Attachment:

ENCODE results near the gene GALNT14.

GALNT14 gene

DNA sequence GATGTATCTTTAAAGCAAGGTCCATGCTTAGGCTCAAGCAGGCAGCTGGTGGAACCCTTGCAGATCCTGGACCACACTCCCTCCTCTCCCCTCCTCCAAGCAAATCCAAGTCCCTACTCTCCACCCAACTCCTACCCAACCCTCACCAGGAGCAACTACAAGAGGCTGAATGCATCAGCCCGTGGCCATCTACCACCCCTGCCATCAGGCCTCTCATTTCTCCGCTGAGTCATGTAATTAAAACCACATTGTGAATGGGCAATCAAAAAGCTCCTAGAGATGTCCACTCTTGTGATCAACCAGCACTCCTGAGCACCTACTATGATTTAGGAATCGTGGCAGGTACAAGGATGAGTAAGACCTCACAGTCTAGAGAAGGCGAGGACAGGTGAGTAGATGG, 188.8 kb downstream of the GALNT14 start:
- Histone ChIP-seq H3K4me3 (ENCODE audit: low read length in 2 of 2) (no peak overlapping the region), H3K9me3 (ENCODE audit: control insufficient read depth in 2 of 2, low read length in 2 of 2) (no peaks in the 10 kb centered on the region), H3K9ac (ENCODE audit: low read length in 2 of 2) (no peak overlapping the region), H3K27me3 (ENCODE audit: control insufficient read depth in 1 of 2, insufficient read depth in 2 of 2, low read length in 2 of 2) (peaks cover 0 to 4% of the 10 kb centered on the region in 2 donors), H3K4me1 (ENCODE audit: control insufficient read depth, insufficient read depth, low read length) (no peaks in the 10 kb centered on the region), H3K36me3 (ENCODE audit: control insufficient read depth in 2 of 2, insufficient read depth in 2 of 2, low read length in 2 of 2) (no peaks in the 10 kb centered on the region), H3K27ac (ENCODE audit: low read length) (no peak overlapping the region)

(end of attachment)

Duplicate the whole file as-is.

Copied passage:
ENCODE results near the gene GALNT14.

GALNT14 gene

DNA sequence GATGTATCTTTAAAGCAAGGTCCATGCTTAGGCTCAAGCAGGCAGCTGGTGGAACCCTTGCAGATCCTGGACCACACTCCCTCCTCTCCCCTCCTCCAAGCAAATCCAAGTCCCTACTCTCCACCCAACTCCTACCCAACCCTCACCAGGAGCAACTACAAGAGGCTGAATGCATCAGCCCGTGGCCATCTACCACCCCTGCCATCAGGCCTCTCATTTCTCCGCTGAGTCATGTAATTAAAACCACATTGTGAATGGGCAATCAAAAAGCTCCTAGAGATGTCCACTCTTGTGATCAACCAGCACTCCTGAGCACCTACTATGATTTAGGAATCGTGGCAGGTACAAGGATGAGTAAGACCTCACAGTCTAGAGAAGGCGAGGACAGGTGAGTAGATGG, 188.8 kb downstream of the GALNT14 start:
- Histone ChIP-seq H3K4me3 (ENCODE audit: low read length in 2 of 2) (no peak overlapping the region), H3K9me3 (ENCODE audit: control insufficient read depth in 2 of 2, low read length in 2 of 2) (no peaks in the 10 kb centered on the region), H3K9ac (ENCODE audit: low read length in 2 of 2) (no peak overlapping the region), H3K27me3 (ENCODE audit: control insufficient read depth in 1 of 2, insufficient read depth in 2 of 2, low read length in 2 of 2) (peaks cover 0 to 4% of the 10 kb centered on the region in 2 donors), H3K4me1 (ENCODE audit: control insufficient read depth, insufficient read depth, low read length) (no peaks in the 10 kb centered on the region), H3K36me3 (ENCODE audit: control insufficient read depth in 2 of 2, insufficient read depth in 2 of 2, low read length in 2 of 2) (no peaks in the 10 kb centered on the region), H3K27ac (ENCODE audit: low read length) (no peak overlapping the region)